By Zachary Fagenson
MIAMI (Reuters) - The Spanish head of a transatlantic cocaine-smuggling ring dubbed “Los Miami” was sentenced in federal court on Monday to 150 years in prison on charges of laundering more than $14 million through waterfront condos and exotic sports cars.
A jury convicted Álvaro López Tardón, 39, of more than a dozen money-laundering charges in June.
U.S. District Judge Joan Lenard also ordered $14 million in property forfeitures and a $2 million fine.
Prosecutors said Lopez Tardón was the head of an international narcotics trafficking and money-laundering syndicate that distributed 8 tons of South American cocaine in Madrid and laundered the proceeds in Miami.
The money was smuggled into Miami by couriers and wire transfers through Lopez Tardón’s exotic car dealership and other companies he controlled in Madrid, prosecutors added.
His trial included testimony from members of the Spanish National Police, a member of the Spanish national wiretapping agency and the Spanish tax authority.
At the time of his 2011 arrest, federal officials seized 17 luxury cars, including a 2008 Bugatti Veyron and a 2003 Ferrari Enzo, from López Tardón and four associates, including his brother, who is also indicted in the United States but is now in custody in Spain.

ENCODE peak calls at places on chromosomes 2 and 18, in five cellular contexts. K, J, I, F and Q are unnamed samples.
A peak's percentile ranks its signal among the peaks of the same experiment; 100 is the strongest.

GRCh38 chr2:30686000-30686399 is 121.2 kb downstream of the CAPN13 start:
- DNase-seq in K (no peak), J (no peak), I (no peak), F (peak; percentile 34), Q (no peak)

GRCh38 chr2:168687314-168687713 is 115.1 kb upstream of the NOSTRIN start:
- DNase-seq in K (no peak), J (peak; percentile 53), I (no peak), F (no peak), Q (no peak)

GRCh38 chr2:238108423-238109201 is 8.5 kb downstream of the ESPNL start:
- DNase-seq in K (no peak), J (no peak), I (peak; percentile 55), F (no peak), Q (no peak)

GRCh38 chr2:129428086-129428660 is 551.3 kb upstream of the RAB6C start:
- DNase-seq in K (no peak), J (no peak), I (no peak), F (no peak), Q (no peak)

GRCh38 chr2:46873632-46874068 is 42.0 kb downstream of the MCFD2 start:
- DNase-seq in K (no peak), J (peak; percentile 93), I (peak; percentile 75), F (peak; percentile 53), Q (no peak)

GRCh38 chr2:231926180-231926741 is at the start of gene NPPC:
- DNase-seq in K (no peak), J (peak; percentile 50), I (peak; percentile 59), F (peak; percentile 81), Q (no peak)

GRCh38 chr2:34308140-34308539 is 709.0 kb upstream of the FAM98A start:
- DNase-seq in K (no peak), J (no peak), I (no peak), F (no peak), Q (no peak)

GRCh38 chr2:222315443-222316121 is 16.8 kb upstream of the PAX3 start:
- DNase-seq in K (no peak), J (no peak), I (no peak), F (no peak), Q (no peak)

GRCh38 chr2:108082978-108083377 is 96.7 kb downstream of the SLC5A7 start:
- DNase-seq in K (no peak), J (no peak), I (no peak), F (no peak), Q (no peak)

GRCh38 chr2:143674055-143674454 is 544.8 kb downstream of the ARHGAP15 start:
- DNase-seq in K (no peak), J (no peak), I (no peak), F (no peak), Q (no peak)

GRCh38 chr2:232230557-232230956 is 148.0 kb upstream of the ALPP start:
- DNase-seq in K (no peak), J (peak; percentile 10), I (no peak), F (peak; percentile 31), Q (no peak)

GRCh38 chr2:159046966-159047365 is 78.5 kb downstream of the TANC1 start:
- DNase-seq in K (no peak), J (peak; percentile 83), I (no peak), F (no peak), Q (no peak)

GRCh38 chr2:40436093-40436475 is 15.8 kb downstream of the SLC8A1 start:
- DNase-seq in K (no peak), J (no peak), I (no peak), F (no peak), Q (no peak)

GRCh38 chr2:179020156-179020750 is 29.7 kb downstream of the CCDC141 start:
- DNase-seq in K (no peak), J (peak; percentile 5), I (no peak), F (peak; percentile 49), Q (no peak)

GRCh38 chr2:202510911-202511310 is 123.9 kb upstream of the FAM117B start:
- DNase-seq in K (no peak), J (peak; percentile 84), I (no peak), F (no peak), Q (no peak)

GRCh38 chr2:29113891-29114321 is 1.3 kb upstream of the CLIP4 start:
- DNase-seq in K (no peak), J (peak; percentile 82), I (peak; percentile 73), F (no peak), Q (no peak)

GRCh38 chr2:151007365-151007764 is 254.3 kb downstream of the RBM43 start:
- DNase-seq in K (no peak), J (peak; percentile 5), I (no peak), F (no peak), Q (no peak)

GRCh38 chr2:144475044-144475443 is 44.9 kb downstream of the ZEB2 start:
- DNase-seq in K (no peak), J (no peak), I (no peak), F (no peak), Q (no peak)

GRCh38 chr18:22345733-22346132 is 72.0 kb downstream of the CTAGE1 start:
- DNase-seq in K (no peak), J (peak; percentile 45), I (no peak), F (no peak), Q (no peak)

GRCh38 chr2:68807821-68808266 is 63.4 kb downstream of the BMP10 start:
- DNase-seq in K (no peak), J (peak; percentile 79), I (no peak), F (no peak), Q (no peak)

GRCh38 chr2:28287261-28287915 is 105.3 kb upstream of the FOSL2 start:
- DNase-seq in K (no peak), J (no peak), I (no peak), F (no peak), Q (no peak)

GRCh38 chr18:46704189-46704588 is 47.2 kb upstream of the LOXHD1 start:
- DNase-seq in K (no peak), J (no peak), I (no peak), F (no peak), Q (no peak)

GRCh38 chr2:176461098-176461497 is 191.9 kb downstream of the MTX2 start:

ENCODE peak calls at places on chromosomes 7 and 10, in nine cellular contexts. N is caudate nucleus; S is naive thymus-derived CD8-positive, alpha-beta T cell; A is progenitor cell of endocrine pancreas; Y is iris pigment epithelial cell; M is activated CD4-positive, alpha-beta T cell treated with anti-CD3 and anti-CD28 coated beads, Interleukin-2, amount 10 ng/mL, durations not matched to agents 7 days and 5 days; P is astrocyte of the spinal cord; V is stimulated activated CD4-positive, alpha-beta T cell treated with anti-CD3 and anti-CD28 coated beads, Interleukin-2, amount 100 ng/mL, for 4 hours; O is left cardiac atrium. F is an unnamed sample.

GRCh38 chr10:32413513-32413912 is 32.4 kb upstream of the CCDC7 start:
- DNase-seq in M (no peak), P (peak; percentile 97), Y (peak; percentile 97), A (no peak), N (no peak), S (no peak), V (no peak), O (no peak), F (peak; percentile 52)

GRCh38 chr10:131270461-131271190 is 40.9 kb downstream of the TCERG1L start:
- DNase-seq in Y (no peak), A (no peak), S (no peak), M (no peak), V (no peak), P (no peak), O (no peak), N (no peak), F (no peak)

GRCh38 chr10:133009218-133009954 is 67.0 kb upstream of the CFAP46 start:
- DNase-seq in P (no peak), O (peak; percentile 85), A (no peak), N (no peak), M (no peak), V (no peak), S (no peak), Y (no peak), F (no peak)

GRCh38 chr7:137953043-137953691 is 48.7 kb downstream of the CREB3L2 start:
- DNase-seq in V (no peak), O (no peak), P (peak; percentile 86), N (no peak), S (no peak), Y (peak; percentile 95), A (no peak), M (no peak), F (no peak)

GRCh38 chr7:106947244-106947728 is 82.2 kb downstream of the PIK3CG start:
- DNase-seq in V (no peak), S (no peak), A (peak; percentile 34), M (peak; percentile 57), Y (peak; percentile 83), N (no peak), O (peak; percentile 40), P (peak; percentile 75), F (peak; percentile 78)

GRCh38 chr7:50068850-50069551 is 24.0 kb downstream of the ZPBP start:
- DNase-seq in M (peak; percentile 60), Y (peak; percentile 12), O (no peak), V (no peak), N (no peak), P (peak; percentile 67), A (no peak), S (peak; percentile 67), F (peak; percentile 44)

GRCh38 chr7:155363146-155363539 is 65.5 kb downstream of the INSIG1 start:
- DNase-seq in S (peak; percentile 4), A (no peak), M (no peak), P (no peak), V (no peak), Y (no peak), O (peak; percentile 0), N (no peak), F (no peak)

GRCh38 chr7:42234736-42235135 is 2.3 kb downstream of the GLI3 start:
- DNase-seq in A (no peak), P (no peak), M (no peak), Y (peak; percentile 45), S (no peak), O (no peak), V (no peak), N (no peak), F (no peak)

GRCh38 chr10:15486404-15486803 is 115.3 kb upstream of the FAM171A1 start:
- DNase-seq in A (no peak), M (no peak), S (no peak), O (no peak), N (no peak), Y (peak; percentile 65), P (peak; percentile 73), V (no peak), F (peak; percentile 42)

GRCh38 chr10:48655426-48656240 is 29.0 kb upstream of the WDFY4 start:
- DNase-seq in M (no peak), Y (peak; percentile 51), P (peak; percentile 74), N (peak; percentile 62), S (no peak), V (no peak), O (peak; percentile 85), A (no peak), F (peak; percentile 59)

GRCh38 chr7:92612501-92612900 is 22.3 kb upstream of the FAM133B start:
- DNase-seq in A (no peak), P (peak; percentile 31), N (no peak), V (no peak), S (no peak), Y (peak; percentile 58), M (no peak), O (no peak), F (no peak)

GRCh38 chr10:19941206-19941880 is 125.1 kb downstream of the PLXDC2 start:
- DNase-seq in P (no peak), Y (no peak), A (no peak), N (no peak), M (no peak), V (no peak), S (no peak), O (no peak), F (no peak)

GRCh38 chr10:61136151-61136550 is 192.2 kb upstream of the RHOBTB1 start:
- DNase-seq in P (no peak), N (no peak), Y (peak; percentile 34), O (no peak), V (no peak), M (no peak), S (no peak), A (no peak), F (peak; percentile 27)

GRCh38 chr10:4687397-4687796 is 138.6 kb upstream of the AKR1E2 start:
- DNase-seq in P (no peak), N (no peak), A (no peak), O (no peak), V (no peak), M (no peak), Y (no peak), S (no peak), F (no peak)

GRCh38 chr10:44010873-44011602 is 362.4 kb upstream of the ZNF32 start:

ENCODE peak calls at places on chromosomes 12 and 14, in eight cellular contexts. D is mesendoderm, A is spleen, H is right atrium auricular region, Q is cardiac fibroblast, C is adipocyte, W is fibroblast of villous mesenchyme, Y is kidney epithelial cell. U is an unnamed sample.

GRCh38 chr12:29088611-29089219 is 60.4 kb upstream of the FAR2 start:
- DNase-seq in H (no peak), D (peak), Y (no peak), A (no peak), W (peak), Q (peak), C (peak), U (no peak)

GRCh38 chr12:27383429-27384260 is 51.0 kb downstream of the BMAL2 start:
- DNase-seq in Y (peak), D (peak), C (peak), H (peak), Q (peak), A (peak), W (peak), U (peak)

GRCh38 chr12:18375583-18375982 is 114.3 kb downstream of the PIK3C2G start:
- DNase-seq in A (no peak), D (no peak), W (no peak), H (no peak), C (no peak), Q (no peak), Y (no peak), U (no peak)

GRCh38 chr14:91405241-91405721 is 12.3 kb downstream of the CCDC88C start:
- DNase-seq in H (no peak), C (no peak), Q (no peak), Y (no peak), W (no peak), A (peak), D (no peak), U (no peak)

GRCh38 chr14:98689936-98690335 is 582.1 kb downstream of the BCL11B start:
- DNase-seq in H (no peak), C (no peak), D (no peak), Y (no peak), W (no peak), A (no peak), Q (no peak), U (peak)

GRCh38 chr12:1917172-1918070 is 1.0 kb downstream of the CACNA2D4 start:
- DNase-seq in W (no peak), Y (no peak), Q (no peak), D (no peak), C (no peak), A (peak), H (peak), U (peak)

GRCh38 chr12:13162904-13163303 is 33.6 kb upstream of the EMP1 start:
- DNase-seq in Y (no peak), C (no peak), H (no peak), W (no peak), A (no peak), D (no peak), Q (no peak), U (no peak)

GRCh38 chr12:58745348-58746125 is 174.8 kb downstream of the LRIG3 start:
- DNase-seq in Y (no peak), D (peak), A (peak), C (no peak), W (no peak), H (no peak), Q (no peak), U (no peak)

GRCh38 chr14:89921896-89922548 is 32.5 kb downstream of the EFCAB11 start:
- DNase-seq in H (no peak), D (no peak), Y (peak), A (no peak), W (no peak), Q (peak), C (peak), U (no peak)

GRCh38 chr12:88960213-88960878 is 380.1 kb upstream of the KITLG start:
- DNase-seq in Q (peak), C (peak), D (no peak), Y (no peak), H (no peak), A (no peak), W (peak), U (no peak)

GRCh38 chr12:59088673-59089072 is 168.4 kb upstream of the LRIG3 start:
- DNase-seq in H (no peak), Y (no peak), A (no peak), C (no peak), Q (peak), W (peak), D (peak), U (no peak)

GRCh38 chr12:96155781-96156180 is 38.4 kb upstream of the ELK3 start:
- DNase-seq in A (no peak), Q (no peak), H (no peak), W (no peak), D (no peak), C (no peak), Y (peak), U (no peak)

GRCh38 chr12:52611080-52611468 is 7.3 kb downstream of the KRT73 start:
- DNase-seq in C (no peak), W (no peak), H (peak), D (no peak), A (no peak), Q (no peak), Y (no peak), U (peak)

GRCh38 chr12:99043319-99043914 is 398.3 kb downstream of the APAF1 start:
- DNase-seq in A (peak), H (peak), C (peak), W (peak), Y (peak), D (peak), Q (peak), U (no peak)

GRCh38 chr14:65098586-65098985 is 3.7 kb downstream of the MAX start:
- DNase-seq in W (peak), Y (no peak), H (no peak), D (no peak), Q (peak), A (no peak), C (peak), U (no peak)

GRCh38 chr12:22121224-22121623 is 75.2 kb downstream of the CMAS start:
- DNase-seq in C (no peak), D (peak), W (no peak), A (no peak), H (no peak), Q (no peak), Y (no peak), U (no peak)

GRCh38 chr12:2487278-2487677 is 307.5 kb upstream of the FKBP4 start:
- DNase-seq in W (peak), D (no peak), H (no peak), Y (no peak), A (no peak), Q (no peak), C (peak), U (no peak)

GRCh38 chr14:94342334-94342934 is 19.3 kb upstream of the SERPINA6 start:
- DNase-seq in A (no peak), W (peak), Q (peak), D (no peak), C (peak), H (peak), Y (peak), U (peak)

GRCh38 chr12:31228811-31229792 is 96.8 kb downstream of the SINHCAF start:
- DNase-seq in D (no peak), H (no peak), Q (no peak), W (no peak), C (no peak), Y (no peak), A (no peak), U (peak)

Federal officials confiscated more than a dozen condominiums and 26 bank accounts as part of the case.
López Tardón lived in a Miami Beach penthouse from 2001 to 2011 and made the bulk of his purchases through a shell company, according to court documents.
His empire began to crumble when officials in 2011 arrested a confidant alleged to be López Tardón’s personal Santeria priest, who was carrying more than 21,000 euros ($27,000) in a briefcase through Miami International Airport.
A former partner later admitted to hiding cocaine inside Peruvian pepper crates destined for Spain, and an ex-girlfriend confessed to funneling López Tardón’s cocaine money into Miami’s booming condominium market. Both pleaded guilty to federal charges in 2012.
López Tardón’s defense attorney, Howard Srebnick, argued the proceeds came from his family’s luxury car dealership and gourmet food shop in Madrid, and the defense offered wire transfer records as proof there was nothing to hide.
(Editing by David Adams and Peter Cooney)